Unfortunately for us, Baldwyn lost both games. And while the final scores were significant, the most important thing for Billy Roberson was the fact that he’d had an entire afternoon seeing familiar friendly folks from home and talking to them, reminiscing, catching up. I know that was still somewhat difficult, because he wasn’t going back “home” with them, but euphoric for him at the same time, because he’d missed them all so much. Honestly, he was like a celebrity that day, but for me, of course, still just my daddy. 

But that wasn’t all that day. I thought he’d be tired, perhaps, and ready to go back to his place at assisted living. Nope. Not yet.

I told him I was going to Off Square Books to Thacker Mountain Radio Hour. A new friend of ours, one we’d met through people in Nashville when we were up there a few months prior, was playing and singing. His name is Kaleb Garrett. Dad and I had been in our friend and Ole Miss alum Larry Rogers’ recording studio in Music City, along with another Ole Miss friend Greg Miller, when we met Kaleb in late 2019. My cousin, the Ole Miss singing quarterback Jimmy Weatherly, was with us.

Jimmy was amazed at Kaleb’s songs, and he asked Kaleb to co-write some with him. Then came the months of Covid and they never got together. They planned again, and then we sadly lost Jimmy. But he loved Kaleb’s songs and music.

Back to March 5, 2020. So I told Dad that was where I was headed, to Thacker, and he said he wanted to go, too. I am glad I said basically what I always said to my dad – Sure. Go with me. Because after that, he mostly sat for months, mainly indoors, lost much of his mobility at then age 95, and just never really was the same physically. Like a lot of folks after March, 2020.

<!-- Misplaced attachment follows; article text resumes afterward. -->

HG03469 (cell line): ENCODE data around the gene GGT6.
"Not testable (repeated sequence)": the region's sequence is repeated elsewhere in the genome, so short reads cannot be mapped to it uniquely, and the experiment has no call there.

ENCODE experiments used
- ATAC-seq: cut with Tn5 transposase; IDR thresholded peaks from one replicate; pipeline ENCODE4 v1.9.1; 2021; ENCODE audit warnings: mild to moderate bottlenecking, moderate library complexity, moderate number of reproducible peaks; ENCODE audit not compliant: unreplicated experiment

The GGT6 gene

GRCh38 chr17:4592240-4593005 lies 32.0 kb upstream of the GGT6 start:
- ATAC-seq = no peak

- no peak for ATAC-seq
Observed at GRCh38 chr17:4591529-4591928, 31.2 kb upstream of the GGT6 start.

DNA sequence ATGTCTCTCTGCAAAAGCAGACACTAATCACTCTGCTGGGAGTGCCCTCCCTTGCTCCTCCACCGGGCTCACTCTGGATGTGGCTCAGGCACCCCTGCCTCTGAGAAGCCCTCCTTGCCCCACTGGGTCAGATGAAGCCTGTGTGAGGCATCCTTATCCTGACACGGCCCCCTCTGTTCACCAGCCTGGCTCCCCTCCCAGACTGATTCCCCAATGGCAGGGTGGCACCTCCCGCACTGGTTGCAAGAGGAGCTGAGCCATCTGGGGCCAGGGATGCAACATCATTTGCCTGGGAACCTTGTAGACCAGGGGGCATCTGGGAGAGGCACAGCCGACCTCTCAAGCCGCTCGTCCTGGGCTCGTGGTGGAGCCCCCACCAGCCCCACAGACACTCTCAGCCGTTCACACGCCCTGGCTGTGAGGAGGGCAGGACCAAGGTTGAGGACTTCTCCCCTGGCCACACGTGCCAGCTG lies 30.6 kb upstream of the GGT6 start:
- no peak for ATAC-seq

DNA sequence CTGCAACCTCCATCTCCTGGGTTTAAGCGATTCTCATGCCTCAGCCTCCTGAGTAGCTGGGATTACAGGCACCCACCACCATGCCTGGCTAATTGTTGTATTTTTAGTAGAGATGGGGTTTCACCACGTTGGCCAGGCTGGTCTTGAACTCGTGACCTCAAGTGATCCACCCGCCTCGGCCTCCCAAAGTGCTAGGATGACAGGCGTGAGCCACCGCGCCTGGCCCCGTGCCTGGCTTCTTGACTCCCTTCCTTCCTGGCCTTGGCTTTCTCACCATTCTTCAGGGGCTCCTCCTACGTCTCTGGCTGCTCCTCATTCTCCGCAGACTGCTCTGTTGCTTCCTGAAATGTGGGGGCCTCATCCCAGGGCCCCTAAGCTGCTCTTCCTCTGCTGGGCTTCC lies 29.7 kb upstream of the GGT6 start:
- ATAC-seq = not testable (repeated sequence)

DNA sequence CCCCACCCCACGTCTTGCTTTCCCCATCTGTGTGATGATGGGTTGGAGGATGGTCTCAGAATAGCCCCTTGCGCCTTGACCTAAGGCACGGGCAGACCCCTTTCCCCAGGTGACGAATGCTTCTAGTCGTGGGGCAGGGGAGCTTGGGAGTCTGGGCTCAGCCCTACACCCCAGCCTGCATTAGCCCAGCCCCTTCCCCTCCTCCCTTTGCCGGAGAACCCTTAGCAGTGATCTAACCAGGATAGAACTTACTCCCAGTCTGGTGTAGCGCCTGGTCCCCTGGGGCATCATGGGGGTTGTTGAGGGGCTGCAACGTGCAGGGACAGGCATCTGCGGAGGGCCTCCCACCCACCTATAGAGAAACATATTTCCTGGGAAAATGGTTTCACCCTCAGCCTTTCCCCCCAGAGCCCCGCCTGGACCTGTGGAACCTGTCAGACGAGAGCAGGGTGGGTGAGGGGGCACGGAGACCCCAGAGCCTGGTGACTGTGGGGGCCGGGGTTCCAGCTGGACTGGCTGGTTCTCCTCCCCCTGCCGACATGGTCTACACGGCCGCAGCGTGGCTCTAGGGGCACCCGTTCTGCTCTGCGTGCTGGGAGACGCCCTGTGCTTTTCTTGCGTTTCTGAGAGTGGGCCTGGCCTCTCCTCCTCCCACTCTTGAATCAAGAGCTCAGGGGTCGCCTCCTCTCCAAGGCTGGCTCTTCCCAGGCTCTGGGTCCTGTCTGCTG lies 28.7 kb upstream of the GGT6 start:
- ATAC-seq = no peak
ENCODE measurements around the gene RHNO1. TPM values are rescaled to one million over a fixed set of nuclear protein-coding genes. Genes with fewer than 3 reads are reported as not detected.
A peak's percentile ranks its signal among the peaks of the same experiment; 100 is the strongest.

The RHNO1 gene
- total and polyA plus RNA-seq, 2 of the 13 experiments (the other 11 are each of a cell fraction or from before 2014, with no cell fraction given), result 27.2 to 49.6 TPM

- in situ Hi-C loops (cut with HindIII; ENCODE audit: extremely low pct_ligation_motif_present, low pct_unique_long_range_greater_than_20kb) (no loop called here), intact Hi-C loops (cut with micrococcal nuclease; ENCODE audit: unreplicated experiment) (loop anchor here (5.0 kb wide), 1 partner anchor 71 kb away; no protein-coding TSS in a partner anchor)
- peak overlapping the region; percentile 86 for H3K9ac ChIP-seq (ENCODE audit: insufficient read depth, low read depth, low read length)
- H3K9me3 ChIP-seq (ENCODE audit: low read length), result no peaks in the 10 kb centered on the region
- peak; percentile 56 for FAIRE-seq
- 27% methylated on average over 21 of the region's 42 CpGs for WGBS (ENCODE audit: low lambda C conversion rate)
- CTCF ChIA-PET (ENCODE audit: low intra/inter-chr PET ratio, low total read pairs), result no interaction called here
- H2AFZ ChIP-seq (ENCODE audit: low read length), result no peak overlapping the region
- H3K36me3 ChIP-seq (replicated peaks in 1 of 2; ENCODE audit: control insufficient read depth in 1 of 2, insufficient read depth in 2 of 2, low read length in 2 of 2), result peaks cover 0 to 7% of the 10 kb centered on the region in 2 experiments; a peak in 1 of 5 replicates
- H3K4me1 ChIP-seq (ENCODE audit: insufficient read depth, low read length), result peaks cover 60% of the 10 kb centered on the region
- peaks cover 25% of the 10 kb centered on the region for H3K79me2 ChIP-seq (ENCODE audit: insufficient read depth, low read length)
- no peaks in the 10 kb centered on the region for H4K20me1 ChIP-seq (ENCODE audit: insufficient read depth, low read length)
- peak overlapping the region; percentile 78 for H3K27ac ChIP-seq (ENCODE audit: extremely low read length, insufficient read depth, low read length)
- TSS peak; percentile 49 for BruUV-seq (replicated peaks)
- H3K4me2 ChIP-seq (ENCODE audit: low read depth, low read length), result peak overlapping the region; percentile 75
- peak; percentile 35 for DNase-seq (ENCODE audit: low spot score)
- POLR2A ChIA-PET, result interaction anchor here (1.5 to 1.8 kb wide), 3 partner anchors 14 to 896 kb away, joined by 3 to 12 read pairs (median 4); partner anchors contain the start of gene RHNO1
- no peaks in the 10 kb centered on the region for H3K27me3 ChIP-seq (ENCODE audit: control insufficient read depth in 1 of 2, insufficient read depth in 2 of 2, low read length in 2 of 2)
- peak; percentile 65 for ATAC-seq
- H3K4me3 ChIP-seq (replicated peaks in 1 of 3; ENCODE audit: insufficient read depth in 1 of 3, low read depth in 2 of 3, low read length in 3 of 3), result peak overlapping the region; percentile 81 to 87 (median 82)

Of course, he was exactly the same level-headed dad to me, uncle to his family, brother to his only remaining sibling, and friend to so many that looked to him as an example.

We made a trip to Pontotoc cousin Tommy Wood’s lake house in Alabama July 4th weekend 2022. Just for the day. Dad loved it, saw 40-something kin, listened to cousin Randy Wood play guitar and sing to him, saw a bunch of little extended Robersons downline from him, and all in all had a great time.

Dad was at my house on Saturday, August 27. We were gonna watch some football and hang out. But an hour in, he had some sort of episode, I called the ambulance, and a couple of weeks later, sparing you any more details, he died – on Tuesday, September 13, at 7:17 a.m., the doctor said when he called me.

I’ll miss him. A whole lot of people will. But, as the old saying goes, it was a life well lived. A member of the greatest generation, as they were coined, is one less now, and this one was the most special to me.

Thanks Daddy, for everything, and rest well now because you ran the good course, kept the faith, and finished it. And thanks for what you meant to, and did for, so many, many more than just me.